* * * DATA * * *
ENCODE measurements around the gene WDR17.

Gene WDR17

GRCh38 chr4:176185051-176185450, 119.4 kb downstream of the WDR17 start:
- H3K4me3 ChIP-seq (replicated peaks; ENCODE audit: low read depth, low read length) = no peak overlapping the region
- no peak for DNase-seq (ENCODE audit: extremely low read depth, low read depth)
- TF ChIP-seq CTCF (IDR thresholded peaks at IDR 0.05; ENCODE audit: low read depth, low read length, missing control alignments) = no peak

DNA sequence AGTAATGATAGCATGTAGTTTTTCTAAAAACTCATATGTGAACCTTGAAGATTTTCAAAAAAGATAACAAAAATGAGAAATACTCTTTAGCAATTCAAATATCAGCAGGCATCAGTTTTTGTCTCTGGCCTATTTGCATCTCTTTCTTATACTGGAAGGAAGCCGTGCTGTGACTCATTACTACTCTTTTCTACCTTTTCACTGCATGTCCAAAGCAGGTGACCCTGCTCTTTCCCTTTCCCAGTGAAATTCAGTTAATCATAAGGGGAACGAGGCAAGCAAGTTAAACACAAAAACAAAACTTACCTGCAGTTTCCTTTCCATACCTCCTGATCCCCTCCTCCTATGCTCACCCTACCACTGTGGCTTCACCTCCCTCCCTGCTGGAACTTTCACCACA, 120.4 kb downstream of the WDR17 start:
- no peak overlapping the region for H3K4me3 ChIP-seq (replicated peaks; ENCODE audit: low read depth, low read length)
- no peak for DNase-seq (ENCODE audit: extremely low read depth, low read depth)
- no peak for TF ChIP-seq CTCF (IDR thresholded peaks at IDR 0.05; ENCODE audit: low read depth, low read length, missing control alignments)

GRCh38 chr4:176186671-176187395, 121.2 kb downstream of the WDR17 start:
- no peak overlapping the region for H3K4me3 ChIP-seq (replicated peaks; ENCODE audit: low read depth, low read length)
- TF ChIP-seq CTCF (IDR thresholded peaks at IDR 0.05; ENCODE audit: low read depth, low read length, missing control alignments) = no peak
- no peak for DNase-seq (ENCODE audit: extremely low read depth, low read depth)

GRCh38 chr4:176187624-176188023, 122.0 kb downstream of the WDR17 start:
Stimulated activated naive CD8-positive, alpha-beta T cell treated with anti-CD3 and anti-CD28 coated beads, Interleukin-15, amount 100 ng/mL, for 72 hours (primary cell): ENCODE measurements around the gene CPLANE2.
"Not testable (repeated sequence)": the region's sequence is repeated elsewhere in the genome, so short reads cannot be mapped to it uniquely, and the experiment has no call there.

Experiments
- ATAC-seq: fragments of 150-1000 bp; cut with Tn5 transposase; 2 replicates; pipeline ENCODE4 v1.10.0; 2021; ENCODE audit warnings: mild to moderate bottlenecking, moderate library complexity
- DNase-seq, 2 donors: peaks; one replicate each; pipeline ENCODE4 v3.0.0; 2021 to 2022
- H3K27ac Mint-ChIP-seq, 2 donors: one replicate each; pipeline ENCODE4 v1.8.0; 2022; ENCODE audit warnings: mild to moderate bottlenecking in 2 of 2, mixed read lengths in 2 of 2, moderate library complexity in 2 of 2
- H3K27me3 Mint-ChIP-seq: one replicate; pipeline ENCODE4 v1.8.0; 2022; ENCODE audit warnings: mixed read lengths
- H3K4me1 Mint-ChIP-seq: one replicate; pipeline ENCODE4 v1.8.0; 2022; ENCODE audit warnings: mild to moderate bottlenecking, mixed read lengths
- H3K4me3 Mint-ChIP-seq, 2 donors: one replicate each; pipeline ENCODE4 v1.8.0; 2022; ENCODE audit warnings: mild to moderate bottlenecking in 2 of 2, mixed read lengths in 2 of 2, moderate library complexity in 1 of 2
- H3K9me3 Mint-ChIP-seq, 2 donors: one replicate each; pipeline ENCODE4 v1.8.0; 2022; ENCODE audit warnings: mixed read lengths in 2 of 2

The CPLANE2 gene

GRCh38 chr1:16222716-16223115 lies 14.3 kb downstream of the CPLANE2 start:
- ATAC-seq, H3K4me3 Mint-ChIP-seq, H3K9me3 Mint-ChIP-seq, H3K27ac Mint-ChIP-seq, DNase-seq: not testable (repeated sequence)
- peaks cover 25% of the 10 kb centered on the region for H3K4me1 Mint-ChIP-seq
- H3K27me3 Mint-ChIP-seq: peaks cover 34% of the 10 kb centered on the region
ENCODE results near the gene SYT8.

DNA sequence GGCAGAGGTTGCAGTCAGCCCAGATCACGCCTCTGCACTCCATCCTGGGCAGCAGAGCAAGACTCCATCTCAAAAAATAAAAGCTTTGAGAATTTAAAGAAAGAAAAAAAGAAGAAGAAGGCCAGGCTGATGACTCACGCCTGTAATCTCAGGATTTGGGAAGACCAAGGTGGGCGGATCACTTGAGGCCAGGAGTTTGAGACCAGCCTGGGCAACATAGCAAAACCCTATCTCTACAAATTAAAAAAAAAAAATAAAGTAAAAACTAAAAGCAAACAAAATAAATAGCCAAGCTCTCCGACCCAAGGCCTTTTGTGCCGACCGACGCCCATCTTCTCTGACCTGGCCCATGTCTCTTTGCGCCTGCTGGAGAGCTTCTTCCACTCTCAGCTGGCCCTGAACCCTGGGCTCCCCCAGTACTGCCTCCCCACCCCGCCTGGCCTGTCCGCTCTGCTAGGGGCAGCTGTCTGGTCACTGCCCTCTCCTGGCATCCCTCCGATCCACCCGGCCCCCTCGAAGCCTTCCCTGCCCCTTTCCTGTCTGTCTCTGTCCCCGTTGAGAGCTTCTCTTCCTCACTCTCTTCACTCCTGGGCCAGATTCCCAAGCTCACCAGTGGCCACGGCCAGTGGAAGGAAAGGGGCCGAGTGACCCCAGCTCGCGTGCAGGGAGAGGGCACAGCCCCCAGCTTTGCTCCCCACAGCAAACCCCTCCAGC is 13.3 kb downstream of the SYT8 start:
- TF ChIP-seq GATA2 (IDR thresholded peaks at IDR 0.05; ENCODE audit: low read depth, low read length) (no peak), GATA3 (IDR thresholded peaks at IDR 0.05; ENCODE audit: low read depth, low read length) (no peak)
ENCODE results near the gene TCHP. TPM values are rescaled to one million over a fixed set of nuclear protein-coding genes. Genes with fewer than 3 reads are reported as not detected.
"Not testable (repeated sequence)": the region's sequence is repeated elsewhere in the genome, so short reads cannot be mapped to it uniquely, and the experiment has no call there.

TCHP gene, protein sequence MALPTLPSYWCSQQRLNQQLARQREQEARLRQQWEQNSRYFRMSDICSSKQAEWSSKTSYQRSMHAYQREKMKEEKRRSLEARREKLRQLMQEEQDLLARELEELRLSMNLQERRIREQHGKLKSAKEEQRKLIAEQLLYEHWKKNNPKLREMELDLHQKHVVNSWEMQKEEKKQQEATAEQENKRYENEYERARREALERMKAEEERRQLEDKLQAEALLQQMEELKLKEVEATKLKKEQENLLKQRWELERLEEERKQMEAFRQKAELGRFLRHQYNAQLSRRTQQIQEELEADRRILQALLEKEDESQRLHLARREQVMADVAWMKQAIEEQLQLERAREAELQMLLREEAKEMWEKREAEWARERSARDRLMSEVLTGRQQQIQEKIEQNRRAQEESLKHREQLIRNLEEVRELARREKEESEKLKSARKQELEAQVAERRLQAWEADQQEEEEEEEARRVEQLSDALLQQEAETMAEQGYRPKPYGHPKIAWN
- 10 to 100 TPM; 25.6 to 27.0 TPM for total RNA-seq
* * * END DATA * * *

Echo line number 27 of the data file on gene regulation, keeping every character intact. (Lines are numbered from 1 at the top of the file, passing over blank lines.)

GRCh38 chr1:16222716-16223115 lies 14.3 kb downstream of the CPLANE2 start: